Pontiac’s mid-engine Fiero was one of my favorite automotive discoveries immediately after my family’s return to the United States after a year of living abroad. I honestly don’t remember if that final, long, transatlantic flight had landed in New York, or if it flew directly into Detroit Metro. At the point of departure from Europe (Paris, if I remember correctly) in late summer of 1984, I was a ball of excitement at the prospect of being back home in Flint, Michigan with friends, family, my toys, the local McDonald’s, and a whole bunch of cool stories to tell about my fourth grade year spent living in my paternal grandfather’s ancestral village in upcountry Liberia. I was perhaps just as excited to see cars on the road from familiar brands like Chevrolet, Ford and Chrysler, versus the likes of Peugeot, Vauxhall, and Opel.
In upcountry Liberia, c. early 1984, months away from seeing my first Fiero.
Many members of my extended family were right there at the jet bridge waiting for us to deboard (remember when that was allowed?), and my maternal grandfather had his multi-piece VHS video camera and recorder ready to catch the moment. When I rewatched that footage years later as an adult, my eyes went straight to the new, black Pontiac Firebird Trans Am that was on display in the airport right where we had deboarded. It was like one of the most all-American of performance cars, a Trans Am, was personally welcoming me back to the good, old U.S. of A. and familiar automotive dreams.
On the night ride to my grandparents’ farmhouse from the airport, I remember being exhausted but also unable to keep my eyes closed, as I strained them looking for any trace of a new model that had first appeared while my family had been away. I remember seeing a beautiful Chrysler G-Body coupe (Dodge Daytona or Chrysler Laser) for the first time as it passed us on the expressway, and that memory gives me goosebumps to this day. For this reason, a Daytona or Laser had always been on my short list when researching my first deliberate car purchase (versus the family ’84 Ford Tempo that had later been passed down to me).
I write all of this to set up the fact that the first time I encountered a Fiero (which I had originally mispronounced “Fire-O” until corrected by my classmates) was a big deal. Fiero production had actually started the previous August, in 1983, probably immediately after my family had departed for our yearlong stint overseas, so I had missed the stateside introduction of this model that was, by the time I had first seen it, old news. Whatever. It was new to me, and quite exotic to my eyes.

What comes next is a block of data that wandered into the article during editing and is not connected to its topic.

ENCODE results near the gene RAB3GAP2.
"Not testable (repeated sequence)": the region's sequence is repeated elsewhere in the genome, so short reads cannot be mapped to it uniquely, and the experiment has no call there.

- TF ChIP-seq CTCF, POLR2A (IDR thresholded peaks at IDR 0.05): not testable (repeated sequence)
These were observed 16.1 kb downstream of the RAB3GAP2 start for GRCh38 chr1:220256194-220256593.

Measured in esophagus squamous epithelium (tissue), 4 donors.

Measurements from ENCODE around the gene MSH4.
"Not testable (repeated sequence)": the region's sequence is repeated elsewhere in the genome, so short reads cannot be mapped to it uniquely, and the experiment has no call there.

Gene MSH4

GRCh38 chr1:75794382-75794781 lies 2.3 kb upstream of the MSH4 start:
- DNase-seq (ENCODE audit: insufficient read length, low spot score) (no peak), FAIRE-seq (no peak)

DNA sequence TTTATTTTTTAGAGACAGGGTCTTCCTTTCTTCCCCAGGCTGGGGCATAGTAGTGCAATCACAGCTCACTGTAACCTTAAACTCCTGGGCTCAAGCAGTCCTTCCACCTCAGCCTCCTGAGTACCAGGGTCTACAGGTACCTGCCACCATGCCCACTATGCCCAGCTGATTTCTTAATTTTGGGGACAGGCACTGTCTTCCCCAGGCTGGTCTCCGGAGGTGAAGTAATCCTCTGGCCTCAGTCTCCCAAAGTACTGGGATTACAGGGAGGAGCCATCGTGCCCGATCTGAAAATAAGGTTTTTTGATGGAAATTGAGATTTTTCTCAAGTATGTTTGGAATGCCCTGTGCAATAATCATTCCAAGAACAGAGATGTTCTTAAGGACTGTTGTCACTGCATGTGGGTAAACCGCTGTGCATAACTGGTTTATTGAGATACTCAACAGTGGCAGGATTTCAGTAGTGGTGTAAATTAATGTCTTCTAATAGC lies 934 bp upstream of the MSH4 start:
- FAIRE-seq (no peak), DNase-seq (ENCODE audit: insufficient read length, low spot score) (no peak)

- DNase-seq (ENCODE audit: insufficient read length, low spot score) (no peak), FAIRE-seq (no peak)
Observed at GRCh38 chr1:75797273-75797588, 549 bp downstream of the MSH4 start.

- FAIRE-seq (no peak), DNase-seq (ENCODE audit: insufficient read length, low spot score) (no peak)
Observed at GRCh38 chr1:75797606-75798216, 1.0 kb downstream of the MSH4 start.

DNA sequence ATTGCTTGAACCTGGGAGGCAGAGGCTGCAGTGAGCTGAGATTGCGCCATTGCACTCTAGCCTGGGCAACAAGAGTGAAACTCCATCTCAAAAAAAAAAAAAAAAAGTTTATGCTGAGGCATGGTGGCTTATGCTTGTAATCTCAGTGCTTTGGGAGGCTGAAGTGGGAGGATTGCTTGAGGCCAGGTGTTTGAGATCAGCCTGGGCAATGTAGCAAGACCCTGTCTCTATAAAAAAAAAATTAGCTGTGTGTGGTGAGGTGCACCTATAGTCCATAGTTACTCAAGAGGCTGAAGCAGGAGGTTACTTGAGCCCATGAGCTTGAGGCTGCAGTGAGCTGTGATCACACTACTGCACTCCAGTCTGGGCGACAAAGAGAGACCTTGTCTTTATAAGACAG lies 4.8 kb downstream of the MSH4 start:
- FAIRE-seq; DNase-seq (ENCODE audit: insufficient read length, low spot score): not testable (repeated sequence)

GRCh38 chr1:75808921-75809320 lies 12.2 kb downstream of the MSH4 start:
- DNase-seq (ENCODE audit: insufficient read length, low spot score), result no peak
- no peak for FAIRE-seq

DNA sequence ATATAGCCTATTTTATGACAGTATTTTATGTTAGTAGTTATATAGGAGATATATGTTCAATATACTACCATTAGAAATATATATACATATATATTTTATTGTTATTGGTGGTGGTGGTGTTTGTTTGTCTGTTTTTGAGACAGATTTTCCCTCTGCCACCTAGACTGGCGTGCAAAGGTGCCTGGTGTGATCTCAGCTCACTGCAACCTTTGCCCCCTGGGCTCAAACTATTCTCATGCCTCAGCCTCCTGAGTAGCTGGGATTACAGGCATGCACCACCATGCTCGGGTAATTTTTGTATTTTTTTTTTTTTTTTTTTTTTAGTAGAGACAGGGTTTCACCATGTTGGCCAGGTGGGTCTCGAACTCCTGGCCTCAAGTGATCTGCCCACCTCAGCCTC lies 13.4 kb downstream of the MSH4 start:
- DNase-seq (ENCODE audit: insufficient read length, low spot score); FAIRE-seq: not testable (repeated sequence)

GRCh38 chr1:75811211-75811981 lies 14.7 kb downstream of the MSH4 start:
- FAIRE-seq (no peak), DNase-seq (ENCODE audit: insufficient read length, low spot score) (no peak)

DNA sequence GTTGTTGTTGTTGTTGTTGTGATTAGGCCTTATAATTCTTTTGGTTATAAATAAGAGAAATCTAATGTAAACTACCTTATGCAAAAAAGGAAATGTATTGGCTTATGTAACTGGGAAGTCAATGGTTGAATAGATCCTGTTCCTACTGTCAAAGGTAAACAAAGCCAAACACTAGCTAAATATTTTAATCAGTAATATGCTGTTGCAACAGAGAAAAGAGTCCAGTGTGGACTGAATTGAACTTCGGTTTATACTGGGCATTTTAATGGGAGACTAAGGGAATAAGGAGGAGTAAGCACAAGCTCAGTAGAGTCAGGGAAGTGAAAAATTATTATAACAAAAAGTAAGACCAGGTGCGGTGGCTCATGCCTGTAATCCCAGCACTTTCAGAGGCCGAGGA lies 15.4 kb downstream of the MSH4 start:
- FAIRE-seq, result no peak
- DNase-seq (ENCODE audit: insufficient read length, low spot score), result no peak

I didn’t and still don’t think of the original notchback shape as being drop-dead gorgeous, but there was something about its wedge-shaped profile, low stance, short length, and mid-engine configuration that made it look somehow wicked and more exciting than its styling would suggest at first glance. I fell in love, and subsequently owned a couple of Fiero scale model kits – one of which I butchered, and the other which is still unassembled in its original box. (Perhaps in my retirement, if and when that happens, I’ll attempt to put that one together.)
I was on a walk home from a beachside park in the neighborhood north of mine this past September when I spotted this example. I will always swoon when I see a running Fiero, and even if I’m generally introverted, my enthusiasm for cars has often hijacked my reserved side. When I saw open windows, I had to wave a greeting at the intersection and ask the driver if it was a first-year ’84, which he confirmed. He was smiling and friendly, seeming to bask a little in the adoration his new purchase (there was a temporary tag out back) was netting from some stranger on the sidewalk. His lady friend in the passenger seat, however, didn’t seem entirely thrilled with the extra attention.
As a high school senior, fall 1991. Flint, Michigan.
I kind of understand. I have been in situations before when I was trying to be low key in some scenario where someone in my party or the person next to me was calling attention to my general direction when I did not particularly want to be noticed. What I did wonder, though, is whether she didn’t want to be noticed in general, or didn’t want to be noticed in this car. An ’84 Fiero is now thirty-six (I can’t even) years old, and judging by the looks of the occupants of this one, this car is probably a decade or so older than both of them. And maybe the windows were down because the air conditioning didn’t work. Maybe she had just wanted them to take the other car.
I’m friends with three sisters my younger brother and I grew up with. Their father had a stick-shift, Fox-body Mustang hatchback from the mid-’80s era from that awkward middle period between when the Foxstang was new, fresh, and novel, and later, when the increasingly more popular and attractive 5.0L models were starting to gain near-universal popularity. The professor’s Mustang wasn’t a 5.0L, but he thought it was cool. The sisters, however, thought it was janky.
As it was told to me, Dad would ask the girls if they wanted to go somewhere with him on an errand, but when they found out they were going in the Mustang (which they thought looked like an embarrassing, generic compact car), they would change their minds. Dad then didn’t understand why any of them wouldn’t want to go anywhere in the Mustang, because to him, it was a cool car. My hope is that the owner and driver of this red Fiero understood from my burst of enthusiasm that I was his brother in solidarity with his choice of automobile. Hopefully, his lady also came to understand.
Rogers Park, Chicago, Illinois.
Sunday, September 13, 2020.